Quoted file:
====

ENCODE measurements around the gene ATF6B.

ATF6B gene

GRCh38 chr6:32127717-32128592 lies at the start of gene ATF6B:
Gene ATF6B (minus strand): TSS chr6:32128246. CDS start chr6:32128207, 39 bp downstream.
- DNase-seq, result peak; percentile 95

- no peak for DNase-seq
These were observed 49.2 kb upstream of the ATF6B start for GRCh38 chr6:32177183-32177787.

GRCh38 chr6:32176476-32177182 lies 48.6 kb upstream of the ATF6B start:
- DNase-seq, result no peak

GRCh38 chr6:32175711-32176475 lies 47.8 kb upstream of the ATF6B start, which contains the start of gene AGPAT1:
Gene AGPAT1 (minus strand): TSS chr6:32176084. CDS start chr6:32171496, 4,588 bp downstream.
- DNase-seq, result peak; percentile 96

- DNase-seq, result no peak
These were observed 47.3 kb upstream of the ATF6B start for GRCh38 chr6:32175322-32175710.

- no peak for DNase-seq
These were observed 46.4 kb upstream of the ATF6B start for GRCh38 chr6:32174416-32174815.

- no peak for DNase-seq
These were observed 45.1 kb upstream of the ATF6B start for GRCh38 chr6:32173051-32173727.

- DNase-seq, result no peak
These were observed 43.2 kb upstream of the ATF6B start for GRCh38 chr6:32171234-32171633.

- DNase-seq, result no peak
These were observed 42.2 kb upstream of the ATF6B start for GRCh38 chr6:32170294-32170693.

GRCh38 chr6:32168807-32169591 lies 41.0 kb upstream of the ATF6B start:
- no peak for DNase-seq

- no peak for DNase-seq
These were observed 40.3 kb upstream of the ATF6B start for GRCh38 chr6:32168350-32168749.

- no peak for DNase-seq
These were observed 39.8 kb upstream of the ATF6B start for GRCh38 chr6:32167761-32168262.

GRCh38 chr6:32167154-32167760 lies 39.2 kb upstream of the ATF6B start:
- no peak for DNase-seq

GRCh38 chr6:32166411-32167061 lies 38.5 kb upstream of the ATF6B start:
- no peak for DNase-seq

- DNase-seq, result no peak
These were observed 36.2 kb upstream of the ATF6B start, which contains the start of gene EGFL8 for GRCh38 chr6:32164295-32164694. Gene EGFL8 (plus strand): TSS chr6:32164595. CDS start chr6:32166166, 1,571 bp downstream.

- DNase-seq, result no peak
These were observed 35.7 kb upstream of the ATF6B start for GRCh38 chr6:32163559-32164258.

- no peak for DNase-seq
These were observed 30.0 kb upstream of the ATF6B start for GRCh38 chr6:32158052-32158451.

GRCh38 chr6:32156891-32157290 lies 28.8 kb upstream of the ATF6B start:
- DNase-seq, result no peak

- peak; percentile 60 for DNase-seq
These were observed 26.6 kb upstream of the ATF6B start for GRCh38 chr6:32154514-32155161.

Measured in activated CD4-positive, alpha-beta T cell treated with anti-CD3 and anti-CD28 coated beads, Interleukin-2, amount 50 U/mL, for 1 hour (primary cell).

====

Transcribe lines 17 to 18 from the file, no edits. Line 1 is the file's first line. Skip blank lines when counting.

- no peak for DNase-seq
These were observed 45.1 kb upstream of the ATF6B start for GRCh38 chr6:32173051-32173727.